Liquidator Compelled to Arbitrate Hurricane Reinsurance Disputes

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The federal policy favoring arbitration sometimes bumps up against state-based receivers where the receiver would rather the receivership court address reinsurance disputes than have the matter arbitrated.  In the aftermath of Hurricanes Irma and Maria, which devastated Puerto Rico, reinsurance disputes arose over a cedent’s allocation between the hurricanes and other aspects of the many claims ceded to reinsurers.  In an anticipated ruling, the question of whether these disputes will be arbitrated or resolved in the receivership court has been answered.

In Integrand Assurance Co. v. Everest Reinsurance Co., No. 19-1111 (DRD) (D. P.R. Dec. 4, 2019), an insolvent cedent sought to invalidate the arbitration clause in several reinsurance agreements with several reinsurers and force the reinsurance disputes over Hurricane Irma and Maria claims into the state court governing the cedent’s liquidation proceedings.  The reinsurers, who all had the same or similar arbitration clauses, moved to dismiss the insolvent cedent’s claims and compel arbitration.  The district court granted the reinsurers’ motions in full and compelled arbitration of all claims, including antitrust and state insurance law claims.

In granting the reinsurers’ motions, the court noted that in several of the cases, the cedent had demanded arbitration and a dispute arose over whether the cedent’s arbitrator was qualified under the arbitration clause.  In a footnote, the court rebuked the insolvent cedent: “The Court is surprised that [the cedent] questions the validity of the arbitration provision considering [the cedent] acknowledged the applicability of the provision to the instant litigation when the company itself commenced arbitration proceedings against [two reinsurers] to claim payment under the reinsurance agreements. . . The Court will not authorize [the cedent] to play ‘fast and loose’ with the Court.” (citation omitted).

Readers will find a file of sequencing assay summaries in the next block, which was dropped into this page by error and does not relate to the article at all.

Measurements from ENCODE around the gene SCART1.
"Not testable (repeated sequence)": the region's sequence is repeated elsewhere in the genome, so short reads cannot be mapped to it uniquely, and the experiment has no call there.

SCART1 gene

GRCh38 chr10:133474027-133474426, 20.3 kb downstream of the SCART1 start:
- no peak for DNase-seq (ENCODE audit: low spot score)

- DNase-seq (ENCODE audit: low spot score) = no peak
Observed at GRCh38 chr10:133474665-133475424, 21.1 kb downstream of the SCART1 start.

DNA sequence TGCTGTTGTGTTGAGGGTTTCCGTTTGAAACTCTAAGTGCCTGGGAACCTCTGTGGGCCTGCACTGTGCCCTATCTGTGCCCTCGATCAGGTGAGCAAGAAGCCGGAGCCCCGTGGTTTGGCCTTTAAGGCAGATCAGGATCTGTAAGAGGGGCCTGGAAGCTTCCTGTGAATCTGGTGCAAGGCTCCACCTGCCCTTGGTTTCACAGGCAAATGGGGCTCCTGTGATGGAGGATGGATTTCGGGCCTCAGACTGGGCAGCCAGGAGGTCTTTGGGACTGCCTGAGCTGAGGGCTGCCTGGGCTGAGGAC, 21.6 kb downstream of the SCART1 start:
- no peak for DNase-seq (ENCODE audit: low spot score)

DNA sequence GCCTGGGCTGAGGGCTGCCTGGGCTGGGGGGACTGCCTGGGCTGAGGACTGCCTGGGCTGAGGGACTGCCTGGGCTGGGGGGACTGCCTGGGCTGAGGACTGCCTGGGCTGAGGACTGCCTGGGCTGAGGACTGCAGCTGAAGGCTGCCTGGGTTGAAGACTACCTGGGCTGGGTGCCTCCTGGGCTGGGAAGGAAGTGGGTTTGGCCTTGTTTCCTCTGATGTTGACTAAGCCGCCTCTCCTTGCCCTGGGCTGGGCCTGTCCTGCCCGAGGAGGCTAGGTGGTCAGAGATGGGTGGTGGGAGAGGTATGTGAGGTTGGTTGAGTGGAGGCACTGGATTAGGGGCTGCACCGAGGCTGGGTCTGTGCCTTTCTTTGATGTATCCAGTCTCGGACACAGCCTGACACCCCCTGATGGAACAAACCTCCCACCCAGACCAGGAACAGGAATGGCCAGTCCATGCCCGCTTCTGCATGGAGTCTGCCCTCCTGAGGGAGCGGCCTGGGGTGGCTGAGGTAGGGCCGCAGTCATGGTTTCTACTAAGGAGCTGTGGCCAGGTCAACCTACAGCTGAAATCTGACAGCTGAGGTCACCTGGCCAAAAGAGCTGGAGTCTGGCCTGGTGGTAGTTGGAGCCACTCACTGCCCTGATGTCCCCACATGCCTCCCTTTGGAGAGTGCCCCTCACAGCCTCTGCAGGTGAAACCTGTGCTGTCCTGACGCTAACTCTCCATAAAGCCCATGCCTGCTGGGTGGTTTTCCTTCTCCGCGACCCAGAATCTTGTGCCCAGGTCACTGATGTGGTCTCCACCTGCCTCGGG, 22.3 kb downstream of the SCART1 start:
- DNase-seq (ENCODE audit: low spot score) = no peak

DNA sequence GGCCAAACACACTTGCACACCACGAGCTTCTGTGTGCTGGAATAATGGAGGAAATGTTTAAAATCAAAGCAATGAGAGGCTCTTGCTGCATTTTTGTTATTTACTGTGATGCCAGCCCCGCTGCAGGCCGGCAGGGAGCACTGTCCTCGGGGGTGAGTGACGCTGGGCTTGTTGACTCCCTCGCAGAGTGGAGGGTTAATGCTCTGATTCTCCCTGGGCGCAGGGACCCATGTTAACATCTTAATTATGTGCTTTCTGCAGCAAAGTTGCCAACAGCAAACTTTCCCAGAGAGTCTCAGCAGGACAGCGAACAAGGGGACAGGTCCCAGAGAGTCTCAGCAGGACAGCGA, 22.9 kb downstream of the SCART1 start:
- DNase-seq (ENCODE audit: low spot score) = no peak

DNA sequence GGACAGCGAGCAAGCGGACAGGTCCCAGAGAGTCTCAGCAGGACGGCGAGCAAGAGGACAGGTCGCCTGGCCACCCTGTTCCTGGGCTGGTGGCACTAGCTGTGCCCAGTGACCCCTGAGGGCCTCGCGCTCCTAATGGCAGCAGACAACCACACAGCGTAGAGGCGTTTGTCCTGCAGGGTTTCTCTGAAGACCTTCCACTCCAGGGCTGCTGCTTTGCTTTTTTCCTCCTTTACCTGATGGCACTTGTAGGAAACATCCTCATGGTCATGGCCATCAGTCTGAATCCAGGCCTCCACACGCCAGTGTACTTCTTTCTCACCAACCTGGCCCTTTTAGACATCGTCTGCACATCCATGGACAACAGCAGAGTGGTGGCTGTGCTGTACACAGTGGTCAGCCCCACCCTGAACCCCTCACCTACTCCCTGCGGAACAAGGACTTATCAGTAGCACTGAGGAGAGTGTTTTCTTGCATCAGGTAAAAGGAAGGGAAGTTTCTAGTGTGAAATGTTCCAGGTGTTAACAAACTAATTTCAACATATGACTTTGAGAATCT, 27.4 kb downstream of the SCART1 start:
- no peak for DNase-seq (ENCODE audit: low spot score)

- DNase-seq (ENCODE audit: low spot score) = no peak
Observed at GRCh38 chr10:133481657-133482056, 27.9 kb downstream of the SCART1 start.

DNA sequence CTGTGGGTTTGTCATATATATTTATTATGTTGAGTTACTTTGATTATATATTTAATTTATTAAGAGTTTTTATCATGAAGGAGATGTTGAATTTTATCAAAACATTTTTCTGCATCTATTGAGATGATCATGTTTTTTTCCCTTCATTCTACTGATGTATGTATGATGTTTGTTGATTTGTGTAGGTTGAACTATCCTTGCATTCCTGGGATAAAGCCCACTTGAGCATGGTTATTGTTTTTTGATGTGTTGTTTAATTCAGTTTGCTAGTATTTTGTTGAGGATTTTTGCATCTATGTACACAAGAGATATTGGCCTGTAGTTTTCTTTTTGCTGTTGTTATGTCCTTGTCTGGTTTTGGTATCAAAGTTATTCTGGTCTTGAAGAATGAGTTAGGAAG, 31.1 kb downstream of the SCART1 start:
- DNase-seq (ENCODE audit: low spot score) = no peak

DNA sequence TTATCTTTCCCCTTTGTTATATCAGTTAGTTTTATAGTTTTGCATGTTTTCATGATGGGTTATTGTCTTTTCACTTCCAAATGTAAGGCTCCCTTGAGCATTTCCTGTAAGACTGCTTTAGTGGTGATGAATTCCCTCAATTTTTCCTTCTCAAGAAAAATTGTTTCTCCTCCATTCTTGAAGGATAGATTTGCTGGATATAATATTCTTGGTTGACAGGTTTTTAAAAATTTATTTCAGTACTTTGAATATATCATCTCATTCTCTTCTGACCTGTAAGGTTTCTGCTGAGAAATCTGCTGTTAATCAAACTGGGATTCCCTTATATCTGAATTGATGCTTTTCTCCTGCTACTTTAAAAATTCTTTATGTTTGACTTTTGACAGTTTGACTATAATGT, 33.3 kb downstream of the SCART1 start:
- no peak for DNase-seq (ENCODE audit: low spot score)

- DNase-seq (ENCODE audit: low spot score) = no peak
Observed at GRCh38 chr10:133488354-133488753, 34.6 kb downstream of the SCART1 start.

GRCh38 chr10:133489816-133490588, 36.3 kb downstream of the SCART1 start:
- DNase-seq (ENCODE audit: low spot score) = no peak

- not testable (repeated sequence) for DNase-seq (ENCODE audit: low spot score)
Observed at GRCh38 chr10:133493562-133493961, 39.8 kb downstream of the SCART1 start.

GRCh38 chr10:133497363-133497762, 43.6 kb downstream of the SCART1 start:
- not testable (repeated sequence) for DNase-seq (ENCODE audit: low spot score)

The court rejected the cedent’s argument that the arbitration clause was ambiguous because it did not set forth a mechanism to resolve the objections to the designation of the cedent’s arbitrator.  The court pointed out that the Federal Arbitration Act (“FAA”), specifically FAA § 5, provides a gap filling provision to resolve an impasse and select an arbitrator.   The court also rejected arguments that the arbitration clause was contrary to morals and public order or should be set aside under the rebus sic stantibus doctrine.  The decision goes into detail on both of these arguments.  Basically, the court held that the FAA trumped any state law that undermines the liberal federal policy favoring arbitration and the cedent’s objection to the validity of the “honorable engagement provision” in the arbitration clause was unavailing.  The court rejected the rebus sic stantibus doctrine argument on the basis that the doctrine was an extraordinary remedy to be used only in exceptional circumstances and that because hurricanes may be reasonably anticipated in Puerto Rico the doctrine did not apply.  The court concluded that each reinsurance contract contained a valid arbitration clause.

On the antitrust and other claims that the cedent argued were not arbitrable, the court held that nothing in federal law showed a congressional intent to prelude a waiver of judicial remedies and that the arbitration clause was broad and applied to all claims arising out of the alleged delay in payments by the reinsurers, including antitrust and state law claims.

The court granted the reinsurers’ motions to dismiss and to compel arbitration.  Additionally, in a separate short ruling the parties were directed in specific cases to follow the arbitration selection procedures in the reinsurance agreements one more time and if the parties failed to agree on the arbitrator, to come back to the court to select the arbitrator.

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